Stanford Scientists Build AI Tool to Help Detect Aneurysms
Researchers at Stanford University have developed an artificial intelligence (AI) tool that can help detect brain aneurysms. The tool works by pinpointing areas of a brain scan that may contain an aneurysm.
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“There’s been a lot of concern about how machine learning will actually work within the medical field,” said Allison Park, a Stanford graduate student in statistics and co-lead author of the paper. “This research is an example of how humans stay involved in the diagnostic process, aided by an artificial intelligence tool.”
The tool helped clinicians correctly identify up to six more aneurysms in 100 scans. However, the team of researchers advises that further investigation is needed to evaluate generalizability of the AI tool before it can be released in real-time clinical applications. But still, the tool is a welcome addition as search for aneurysms is painfully difficult work.
The complicated search for aneurysms
“Search for an aneurysm is one of the most labor-intensive and critical tasks radiologists undertake,” said Kristen Yeom, associate professor of radiology and co-senior author of the paper. “Given inherent challenges of complex neurovascular anatomy and potential fatal outcome of a missed aneurysm, it prompted me to apply advances in computer science and vision to neuroimaging.”
To train their algorithm, Yeom and her team outlined clinically significant aneurysms detectable on 611 computerized tomography (CT) angiogram head scans.
“We labelled, by hand, every voxel – the 3D equivalent to a pixel – with whether or not it was part of an aneurysm,” said Chute, who is also co-lead author of the paper. “Building the training data was a pretty grueling task and there were a lot of data.”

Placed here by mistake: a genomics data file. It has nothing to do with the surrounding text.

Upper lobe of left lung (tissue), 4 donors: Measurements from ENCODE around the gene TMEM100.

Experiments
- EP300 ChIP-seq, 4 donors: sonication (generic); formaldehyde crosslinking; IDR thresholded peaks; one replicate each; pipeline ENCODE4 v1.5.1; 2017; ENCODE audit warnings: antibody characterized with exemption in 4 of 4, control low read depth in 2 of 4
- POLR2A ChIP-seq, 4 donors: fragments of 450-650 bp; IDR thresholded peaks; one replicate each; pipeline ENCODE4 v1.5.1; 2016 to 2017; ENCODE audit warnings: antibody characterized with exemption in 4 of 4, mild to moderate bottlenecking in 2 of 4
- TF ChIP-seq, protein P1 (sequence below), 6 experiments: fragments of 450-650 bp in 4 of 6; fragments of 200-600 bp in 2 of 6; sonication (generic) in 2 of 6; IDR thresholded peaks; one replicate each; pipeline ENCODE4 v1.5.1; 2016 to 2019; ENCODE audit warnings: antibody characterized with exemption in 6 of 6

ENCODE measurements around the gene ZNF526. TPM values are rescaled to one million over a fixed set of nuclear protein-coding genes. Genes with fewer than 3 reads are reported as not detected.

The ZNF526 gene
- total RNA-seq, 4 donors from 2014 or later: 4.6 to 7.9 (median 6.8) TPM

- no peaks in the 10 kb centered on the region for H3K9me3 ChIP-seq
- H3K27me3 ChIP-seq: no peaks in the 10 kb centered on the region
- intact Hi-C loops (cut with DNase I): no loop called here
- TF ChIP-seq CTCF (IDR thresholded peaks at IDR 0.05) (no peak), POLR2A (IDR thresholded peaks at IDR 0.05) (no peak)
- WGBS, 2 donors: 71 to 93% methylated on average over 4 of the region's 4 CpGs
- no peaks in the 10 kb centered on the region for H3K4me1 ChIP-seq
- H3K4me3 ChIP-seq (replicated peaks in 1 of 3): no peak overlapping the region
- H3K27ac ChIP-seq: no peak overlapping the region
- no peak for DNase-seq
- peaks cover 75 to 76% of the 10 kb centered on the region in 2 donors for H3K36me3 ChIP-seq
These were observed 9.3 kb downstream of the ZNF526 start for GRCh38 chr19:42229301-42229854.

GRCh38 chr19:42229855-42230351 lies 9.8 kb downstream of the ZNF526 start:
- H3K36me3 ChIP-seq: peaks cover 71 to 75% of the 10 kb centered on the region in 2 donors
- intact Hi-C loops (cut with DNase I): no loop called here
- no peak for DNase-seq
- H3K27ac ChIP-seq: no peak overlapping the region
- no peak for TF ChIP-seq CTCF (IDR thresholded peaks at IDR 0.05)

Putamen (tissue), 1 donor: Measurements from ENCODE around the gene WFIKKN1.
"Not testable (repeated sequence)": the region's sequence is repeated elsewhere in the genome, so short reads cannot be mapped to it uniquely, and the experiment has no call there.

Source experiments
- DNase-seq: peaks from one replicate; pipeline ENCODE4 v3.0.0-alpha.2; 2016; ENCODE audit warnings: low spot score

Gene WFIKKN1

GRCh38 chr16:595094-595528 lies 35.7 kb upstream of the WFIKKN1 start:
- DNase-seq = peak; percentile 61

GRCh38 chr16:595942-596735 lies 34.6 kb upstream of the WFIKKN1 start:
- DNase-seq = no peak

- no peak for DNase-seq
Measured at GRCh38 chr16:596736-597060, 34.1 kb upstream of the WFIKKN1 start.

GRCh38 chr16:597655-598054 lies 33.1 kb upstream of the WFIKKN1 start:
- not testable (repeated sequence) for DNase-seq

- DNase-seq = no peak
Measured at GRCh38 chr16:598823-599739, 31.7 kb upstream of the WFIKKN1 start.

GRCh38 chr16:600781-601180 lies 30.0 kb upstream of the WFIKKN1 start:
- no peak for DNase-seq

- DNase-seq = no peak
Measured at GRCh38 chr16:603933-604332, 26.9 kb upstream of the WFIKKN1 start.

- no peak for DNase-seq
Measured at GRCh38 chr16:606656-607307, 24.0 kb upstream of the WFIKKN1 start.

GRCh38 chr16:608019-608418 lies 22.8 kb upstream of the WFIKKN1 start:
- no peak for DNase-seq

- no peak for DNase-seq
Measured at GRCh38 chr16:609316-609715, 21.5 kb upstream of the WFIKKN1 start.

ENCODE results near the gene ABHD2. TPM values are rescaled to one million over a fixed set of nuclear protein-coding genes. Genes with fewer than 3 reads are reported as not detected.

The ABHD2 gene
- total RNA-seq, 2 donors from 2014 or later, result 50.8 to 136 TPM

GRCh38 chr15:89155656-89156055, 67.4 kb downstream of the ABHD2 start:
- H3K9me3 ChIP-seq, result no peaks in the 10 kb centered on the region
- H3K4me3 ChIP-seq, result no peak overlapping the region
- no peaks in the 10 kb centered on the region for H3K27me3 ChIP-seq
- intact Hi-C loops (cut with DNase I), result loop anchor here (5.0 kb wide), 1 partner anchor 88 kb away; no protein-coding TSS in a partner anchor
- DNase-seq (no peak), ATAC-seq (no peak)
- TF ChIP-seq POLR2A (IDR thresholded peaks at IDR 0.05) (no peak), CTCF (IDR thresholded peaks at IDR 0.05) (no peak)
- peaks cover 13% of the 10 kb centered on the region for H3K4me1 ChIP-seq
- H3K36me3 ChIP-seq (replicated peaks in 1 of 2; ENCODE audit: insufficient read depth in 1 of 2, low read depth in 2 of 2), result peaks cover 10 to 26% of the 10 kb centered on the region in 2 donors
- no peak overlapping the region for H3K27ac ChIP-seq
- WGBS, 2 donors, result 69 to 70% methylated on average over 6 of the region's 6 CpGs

After the training, the algorithm could decide for each voxel of a scan whether there is an aneurysm there. Better yet, the result of the AI tool comes up as the algorithm’s conclusions overlaid as a semi-transparent highlight on top of the scan, allowing the clinicians to still see what the scans look like without the AI’s input.
“We were interested how these scans with AI-added overlays would improve the performance of clinicians,” said Pranav Rajpurkar, a graduate student in computer science and co-lead author of the paper. “Rather than just having the algorithm say that a scan contained an aneurysm, we were able to bring the exact locations of the aneurysms to the clinician’s attention.”
Eight clinicians tested the novel tool by evaluating a set of 115 brain scans. With the tool, the clinicians correctly identified more aneurysms and were more likely to agree with one another on the final diagnosis.
Not designed to work with AI
The tool, believe the researchers, could now be further trained to identify other diseases. But an issue remains with this line of work. Current scan viewers and other machines are simply not designed to work with deep learning technology.
“Because of these issues, I think deployment will come faster not with pure AI automation, but instead with AI and radiologists collaborating,” said Andrew Ng, adjunct professor of computer science and co-senior author of the paper. “We still have technical and non-technical work to do, but we as a community will get there and AI-radiologist collaboration is the most promising path.”
The paper is published in June 7 in JAMA Network Open,
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